There was a time when we never failed to celebrated the year-end holidays without jellied cranberry sauce which would slip all over the plate, and it was usually accompanied by a relish selection from celery stalks, red-stuffed green olives and maybe some bright red radishes. Not very exciting. Continue reading
Poppers, nachos, pepper jack cheese, chii con queso, jalapeno bacon, jalapeno “‘tinis” and more jalapeno madness, like the marguerita and mariachi music – are fun Mexican additions to latterday U.S. culture. Jalapeno peppers are hotter than cayenne peppers, but their heat leaves your mouth quicker than cayenne. Considered medium heat peppers, they get this warmth from their white seeds inside its top. Too big a taste, heat too great in your mouth? Quickly down some yogurt!
Jalapenos, now the country’s favorite chili pepper, arrived in the U.S. with the initial wave of Tex-Mex cuisines, a new treat already highly popular in Latin America, Asian, Spanish and Caribbean communities. They are considered a “medium-heat” pepper. The heat in jalapeno peppers is due to their active component, capsaicin. This substance can be highly irritating to susceptible individuals causing burning to their throats, tongues and mouth. Avoid touching your eyes after preparing jalapenos. Should you do so, rinse eyes continually and thoroughly with cold water.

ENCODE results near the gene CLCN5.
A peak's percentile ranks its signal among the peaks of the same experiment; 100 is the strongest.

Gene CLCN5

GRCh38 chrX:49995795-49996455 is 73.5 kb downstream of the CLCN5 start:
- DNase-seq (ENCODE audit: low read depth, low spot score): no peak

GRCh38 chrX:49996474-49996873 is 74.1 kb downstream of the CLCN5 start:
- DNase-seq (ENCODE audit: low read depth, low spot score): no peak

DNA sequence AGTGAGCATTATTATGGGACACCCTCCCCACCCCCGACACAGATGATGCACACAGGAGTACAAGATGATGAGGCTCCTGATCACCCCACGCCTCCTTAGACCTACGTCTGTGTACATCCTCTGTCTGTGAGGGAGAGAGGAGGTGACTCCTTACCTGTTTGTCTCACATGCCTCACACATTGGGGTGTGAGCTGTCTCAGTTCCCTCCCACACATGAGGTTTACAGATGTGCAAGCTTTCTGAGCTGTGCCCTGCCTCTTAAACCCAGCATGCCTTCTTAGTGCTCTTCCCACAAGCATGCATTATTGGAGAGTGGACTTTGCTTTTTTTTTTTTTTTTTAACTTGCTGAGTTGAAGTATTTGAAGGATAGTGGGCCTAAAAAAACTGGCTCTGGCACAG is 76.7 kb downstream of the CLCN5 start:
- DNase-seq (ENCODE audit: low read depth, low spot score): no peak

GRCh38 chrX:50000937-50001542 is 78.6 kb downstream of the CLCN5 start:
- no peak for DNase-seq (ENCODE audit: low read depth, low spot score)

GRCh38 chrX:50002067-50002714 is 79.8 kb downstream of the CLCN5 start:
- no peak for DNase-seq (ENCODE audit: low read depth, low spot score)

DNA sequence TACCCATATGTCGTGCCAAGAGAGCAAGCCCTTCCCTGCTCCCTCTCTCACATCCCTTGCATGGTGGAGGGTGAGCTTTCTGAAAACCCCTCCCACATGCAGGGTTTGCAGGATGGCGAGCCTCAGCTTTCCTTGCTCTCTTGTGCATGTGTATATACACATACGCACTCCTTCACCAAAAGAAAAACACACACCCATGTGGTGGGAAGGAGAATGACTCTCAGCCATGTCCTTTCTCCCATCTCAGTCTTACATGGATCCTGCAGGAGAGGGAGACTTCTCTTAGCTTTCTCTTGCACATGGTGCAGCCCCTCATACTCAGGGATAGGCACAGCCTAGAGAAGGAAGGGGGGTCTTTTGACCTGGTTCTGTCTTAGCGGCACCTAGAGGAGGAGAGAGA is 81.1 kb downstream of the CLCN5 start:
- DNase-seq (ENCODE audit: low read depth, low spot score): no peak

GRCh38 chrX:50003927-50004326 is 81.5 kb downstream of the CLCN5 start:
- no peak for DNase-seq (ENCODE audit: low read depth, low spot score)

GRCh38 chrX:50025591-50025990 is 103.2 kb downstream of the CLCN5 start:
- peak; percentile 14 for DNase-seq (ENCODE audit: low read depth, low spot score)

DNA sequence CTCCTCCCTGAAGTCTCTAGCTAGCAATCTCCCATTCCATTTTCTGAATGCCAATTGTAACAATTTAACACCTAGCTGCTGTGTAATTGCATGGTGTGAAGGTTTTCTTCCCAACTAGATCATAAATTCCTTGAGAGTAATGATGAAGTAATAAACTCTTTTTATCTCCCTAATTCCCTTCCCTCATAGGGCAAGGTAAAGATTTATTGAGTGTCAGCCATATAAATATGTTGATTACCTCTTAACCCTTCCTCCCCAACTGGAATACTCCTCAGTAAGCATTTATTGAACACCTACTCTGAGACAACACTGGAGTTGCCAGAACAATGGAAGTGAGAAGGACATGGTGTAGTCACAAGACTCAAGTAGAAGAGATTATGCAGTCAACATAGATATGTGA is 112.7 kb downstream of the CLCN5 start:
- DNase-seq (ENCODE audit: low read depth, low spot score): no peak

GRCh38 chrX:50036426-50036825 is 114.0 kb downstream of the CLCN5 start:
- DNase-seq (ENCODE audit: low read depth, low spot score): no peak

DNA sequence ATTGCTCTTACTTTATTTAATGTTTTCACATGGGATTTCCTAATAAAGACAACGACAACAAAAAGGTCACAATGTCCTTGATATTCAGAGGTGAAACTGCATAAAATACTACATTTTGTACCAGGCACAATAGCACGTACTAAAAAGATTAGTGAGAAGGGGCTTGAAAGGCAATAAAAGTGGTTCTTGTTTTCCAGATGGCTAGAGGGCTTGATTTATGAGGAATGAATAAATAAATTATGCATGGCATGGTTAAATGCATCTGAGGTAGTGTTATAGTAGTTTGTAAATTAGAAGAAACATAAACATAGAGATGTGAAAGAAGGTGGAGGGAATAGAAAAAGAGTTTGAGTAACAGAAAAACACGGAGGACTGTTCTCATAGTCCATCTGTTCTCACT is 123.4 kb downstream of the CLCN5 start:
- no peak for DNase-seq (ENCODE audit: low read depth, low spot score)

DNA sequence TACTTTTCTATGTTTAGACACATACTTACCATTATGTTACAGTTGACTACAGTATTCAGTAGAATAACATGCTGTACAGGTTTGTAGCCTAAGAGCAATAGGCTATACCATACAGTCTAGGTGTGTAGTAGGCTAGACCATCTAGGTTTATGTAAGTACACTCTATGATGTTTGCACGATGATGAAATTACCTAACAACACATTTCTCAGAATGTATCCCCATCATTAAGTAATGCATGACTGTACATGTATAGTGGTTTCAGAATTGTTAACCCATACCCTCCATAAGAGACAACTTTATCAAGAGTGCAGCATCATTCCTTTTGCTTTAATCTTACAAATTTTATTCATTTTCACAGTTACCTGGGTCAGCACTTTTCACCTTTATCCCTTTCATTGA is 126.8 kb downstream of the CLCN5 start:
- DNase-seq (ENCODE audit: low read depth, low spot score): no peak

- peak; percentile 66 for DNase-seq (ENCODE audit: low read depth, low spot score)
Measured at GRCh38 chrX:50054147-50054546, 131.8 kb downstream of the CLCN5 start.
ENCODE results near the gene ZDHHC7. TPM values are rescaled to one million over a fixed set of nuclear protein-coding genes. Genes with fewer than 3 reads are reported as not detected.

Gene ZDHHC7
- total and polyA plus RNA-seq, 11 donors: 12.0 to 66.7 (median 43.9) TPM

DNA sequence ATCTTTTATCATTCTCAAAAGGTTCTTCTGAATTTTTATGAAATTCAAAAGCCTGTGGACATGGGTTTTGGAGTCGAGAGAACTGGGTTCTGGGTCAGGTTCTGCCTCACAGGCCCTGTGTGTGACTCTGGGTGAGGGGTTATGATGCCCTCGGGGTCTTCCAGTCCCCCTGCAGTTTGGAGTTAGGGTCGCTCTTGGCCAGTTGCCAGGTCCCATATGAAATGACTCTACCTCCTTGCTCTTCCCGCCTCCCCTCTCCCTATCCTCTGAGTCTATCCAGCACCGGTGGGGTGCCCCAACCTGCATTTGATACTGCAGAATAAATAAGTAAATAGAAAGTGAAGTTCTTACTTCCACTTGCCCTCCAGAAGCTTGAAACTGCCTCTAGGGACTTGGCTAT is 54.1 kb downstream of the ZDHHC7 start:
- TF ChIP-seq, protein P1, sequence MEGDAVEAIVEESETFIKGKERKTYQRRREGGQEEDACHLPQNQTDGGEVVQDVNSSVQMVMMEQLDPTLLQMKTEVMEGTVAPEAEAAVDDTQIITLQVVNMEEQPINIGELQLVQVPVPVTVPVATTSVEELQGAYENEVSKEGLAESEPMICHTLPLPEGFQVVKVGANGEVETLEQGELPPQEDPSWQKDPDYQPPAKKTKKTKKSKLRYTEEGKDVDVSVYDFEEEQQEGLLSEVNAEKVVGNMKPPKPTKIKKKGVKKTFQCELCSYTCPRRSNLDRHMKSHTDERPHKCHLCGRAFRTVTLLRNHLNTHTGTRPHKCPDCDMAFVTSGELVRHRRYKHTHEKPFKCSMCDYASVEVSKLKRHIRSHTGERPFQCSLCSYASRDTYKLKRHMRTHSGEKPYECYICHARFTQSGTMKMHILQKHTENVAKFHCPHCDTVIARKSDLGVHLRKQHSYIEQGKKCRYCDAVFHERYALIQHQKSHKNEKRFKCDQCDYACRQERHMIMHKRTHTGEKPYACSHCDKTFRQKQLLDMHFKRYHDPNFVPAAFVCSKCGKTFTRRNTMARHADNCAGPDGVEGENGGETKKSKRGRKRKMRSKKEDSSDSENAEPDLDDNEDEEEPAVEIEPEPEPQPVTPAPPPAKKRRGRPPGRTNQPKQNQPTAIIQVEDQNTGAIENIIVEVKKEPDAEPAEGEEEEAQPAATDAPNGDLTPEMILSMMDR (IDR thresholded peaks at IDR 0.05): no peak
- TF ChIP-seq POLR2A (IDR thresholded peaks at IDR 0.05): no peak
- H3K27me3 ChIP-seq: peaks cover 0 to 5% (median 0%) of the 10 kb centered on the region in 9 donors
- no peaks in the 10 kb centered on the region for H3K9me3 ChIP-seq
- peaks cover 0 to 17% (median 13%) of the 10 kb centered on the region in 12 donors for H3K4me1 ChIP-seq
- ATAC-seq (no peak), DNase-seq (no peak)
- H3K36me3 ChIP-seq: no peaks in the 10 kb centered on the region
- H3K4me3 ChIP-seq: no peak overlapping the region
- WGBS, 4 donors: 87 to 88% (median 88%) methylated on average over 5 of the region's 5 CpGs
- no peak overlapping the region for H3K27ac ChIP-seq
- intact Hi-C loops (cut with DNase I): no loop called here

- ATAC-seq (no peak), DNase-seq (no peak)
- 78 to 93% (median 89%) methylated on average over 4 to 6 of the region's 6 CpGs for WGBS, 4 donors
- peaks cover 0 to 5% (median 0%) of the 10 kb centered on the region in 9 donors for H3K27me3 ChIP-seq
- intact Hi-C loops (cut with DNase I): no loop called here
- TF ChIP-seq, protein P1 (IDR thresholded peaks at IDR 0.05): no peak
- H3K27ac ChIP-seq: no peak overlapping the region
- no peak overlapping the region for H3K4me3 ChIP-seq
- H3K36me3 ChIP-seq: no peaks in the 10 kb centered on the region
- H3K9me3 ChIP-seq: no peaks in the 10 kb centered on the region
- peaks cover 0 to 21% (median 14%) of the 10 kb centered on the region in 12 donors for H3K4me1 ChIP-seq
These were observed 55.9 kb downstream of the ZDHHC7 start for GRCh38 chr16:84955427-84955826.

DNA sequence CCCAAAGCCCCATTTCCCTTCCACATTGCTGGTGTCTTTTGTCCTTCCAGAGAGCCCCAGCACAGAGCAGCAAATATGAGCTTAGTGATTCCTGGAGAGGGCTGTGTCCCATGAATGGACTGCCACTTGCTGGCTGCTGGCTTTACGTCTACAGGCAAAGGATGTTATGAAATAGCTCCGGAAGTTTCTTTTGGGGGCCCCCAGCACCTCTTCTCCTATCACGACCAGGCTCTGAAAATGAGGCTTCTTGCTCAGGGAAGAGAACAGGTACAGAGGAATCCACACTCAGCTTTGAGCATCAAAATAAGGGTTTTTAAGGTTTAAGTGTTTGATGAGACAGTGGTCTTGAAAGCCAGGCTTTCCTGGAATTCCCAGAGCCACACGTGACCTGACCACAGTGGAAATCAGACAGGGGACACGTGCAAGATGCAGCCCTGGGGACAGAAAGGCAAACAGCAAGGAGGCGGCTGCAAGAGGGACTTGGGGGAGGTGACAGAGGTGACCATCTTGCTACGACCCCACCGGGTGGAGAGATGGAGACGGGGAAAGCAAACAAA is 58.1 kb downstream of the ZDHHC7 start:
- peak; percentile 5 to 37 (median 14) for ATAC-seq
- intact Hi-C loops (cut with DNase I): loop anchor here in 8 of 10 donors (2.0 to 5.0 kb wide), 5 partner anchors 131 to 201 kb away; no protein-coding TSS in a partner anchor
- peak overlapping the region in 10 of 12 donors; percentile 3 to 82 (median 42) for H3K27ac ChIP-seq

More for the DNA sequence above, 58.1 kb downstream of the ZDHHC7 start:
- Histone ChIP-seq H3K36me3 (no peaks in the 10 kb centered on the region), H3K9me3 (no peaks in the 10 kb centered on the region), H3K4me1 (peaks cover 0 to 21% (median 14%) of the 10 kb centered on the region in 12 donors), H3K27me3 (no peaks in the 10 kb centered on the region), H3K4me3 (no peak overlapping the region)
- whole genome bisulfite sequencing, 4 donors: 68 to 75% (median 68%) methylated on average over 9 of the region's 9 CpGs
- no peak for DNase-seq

Jalapeno peppers are named for the Mexican town, Jalapa in Veracruz state. Texas designated the jalapeño as state pepper in 1995. The US demand for jalapeños rises every year due to the popularity of Mexican and Tex Mex foods. On a hot pepper “heat index”, the jalapeño is considered medium. Jalapenos are rich in vitamins C, A, E and K, plus valuable flavonoids. Continue reading